This article builds on the prior article about AWS Fargate.
For a long time, AWS has supported an HTTP(S) load balancing service in the form of an Elastic Load Balancer (now called a “Classic load balancer”). When paired with ECS, a classic load balancer suffers from a limitation where every node in the cluster it is balancing must be listening on the same port (the port is configured at the cluster level, not the node level). Because of this, a host port had to be mapped to the container port for each running instance. This prevented two containers from sharing a host if they were both mapped to the same host port. Fargate does not allow us to map host ports at all (because we don’t control the host). So, we have to use a newer load balancer product called an Application Load Balancer.
An Application Load Balancer (or ALB) consists of three pieces:
It is worth mentioning that we do not directly configure the TargetGroup to reference our service. Instead, we point the service at the TargetGroup. The service is responsible for allocating the cluster instances and then associating their IP addresses into the Load Balancer.
Add a Load Balancer to your app, by adding the following CloudFormation resources to your
LoadBalancerSG: #This security group allows us to whitelist traffic from the internet to our load balancer Type: "AWS::EC2::SecurityGroup" Properties: GroupDescription: "Load balancer security group" VpcId: !Ref VpcId SecurityGroupIngress: - IpProtocol: "tcp" CidrIp: "0.0.0.0/0" FromPort: 80 ToPort: 80 - IpProtocol: "tcp" CidrIp: "0.0.0.0/0" FromPort: 443 ToPort: 443 AppSG: #This security group holds the application Type: "AWS::EC2::SecurityGroup" Properties: GroupDescription: "Application security group" VpcId: !Ref VpcId SecurityGroupIngress: - IpProtocol: "tcp" SourceSecurityGroupId: !Ref LoadBalancerSG FromPort: 1 ToPort: 65000 LoadBalancer: Type: AWS::ElasticLoadBalancingV2::LoadBalancer Properties: Scheme: internet-facing Subnets: !Ref SubnetIds SecurityGroups: - !Ref LoadBalancerSG LBListener: Type: AWS::ElasticLoadBalancingV2::Listener DependsOn: - LoadBalancer - TargetGroup Properties: DefaultActions: - Type: forward TargetGroupArn: !Ref TargetGroup LoadBalancerArn: !Ref LoadBalancer Port: 80 Protocol: HTTP TargetGroup: Type: AWS::ElasticLoadBalancingV2::TargetGroup DependsOn: - LoadBalancer Properties: TargetType: ip #the default is "instance" but we must use ip to forward to fargate VpcId: !Ref VpcId Protocol: HTTP # do not change to HTTPS Port: 3000 HealthCheckPath: /hello HealthCheckIntervalSeconds: 10 HealthCheckTimeoutSeconds: 5 HealthyThresholdCount: 2 UnhealthyThresholdCount: 2 TargetGroupAttributes: - Key: deregistration_delay.timeout_seconds Value: 30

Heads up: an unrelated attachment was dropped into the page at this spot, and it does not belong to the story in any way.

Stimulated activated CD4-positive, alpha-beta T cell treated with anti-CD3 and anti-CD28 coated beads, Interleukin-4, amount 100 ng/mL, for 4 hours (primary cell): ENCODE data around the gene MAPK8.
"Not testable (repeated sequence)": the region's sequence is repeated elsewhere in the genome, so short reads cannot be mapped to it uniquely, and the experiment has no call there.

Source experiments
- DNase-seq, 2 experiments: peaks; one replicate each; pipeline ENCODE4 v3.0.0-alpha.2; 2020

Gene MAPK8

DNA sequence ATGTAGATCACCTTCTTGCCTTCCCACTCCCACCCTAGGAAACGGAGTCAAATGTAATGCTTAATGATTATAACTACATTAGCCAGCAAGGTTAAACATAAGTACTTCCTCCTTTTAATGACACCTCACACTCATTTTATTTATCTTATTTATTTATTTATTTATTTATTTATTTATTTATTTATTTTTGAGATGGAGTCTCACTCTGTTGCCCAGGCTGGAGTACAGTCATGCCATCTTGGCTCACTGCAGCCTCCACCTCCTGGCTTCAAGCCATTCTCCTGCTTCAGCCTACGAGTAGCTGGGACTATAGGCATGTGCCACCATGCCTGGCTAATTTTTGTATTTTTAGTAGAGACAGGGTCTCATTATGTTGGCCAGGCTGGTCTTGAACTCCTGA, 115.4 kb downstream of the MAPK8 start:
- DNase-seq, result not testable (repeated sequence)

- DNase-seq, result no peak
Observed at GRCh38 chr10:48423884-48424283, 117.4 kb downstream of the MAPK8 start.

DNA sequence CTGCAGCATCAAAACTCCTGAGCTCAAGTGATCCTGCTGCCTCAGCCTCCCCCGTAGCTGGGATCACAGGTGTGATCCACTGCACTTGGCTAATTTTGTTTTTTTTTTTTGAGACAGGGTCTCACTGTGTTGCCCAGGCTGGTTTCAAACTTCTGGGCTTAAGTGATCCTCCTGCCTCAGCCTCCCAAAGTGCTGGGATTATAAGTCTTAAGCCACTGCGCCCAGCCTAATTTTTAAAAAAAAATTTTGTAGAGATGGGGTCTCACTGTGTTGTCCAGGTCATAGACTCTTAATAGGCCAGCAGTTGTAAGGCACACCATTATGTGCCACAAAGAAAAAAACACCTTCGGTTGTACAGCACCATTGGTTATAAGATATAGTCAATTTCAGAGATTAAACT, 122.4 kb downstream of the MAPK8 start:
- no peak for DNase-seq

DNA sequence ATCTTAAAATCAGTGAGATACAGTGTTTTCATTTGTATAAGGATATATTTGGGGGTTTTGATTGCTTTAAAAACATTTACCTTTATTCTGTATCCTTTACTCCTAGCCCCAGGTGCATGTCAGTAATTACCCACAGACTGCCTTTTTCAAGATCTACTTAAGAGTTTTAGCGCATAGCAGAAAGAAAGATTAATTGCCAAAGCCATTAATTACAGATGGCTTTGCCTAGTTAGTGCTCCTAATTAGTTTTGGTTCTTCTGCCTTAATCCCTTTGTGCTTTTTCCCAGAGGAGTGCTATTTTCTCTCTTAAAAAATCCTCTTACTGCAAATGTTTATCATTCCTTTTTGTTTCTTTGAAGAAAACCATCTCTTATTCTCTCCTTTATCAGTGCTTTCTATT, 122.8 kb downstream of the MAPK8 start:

You will also need to uncomment these lines from the Service definition:
LoadBalancers: - ContainerName: ProductService ContainerPort: 3000 TargetGroupArn: !Ref TargetGroup
AwsvpcConfiguration: AssignPublicIp: ENABLED Subnets: !Ref SubnetIds SecurityGroups: - !Ref AppSG
Once deployed, AWS will assign a hostname to your load balancer that can be obtained by looking at the AWS Management Console as shown below:
Or by adding an “Outputs” section to your
Outputs: LoadBalancerDNS: Value: !GetAtt LoadBalancer.DNSName
Once you specify this output, you can grab the value by running this AWS CLI command:
aws cloudformation describe-stacks --stack-name ProductService-DEV --query 'Stacks.Outputs[?(OutputKey==`LoadBalancerDNS`) ].OutputValue' --output text
You should be able to make an
http:// request to the above domain name and get back our hello message.
dev_domain=$(aws cloudformation describe-stacks --stack-name ProductService-DEV --query 'Stacks.Outputs[?(OutputKey==`LoadBalancerDNS`) ].OutputValue' --output text) curl http://$dev_domain/hello/ prod_domain=$(aws cloudformation describe-stacks --stack-name ProductService-PROD --query 'Stacks.Outputs[?(OutputKey==`LoadBalancerDNS`) ].OutputValue' --output text) curl http://$prod_domain/hello/
See the changes we made here.
If you have questions or feedback on this series, contact the authors at firstname.lastname@example.org.